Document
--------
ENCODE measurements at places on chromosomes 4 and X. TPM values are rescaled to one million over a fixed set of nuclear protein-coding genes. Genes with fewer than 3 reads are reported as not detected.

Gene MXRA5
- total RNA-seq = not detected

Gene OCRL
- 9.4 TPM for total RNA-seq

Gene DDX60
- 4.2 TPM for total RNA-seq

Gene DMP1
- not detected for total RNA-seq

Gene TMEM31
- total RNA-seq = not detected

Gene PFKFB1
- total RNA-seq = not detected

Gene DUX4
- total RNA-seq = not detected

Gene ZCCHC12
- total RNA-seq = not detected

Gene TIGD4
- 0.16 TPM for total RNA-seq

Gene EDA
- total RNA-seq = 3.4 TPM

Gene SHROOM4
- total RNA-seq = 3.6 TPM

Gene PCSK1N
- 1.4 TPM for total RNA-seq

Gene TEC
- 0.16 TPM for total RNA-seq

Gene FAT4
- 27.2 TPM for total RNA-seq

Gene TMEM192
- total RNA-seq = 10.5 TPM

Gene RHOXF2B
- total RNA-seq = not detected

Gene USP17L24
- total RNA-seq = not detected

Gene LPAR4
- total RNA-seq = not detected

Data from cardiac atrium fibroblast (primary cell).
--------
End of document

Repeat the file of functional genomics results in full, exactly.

ENCODE measurements at places on chromosomes 4 and X. TPM values are rescaled to one million over a fixed set of nuclear protein-coding genes. Genes with fewer than 3 reads are reported as not detected.

Gene MXRA5
- total RNA-seq = not detected

Gene OCRL
- 9.4 TPM for total RNA-seq

Gene DDX60
- 4.2 TPM for total RNA-seq

Gene DMP1
- not detected for total RNA-seq

Gene TMEM31
- total RNA-seq = not detected

Gene PFKFB1
- total RNA-seq = not detected

Gene DUX4
- total RNA-seq = not detected

Gene ZCCHC12
- total RNA-seq = not detected

Gene TIGD4
- 0.16 TPM for total RNA-seq

Gene EDA
- total RNA-seq = 3.4 TPM

Gene SHROOM4
- total RNA-seq = 3.6 TPM

Gene PCSK1N
- 1.4 TPM for total RNA-seq

Gene TEC
- 0.16 TPM for total RNA-seq

Gene FAT4
- 27.2 TPM for total RNA-seq

Gene TMEM192
- total RNA-seq = 10.5 TPM

Gene RHOXF2B
- total RNA-seq = not detected

Gene USP17L24
- total RNA-seq = not detected

Gene LPAR4
- total RNA-seq = not detected

Data from cardiac atrium fibroblast (primary cell).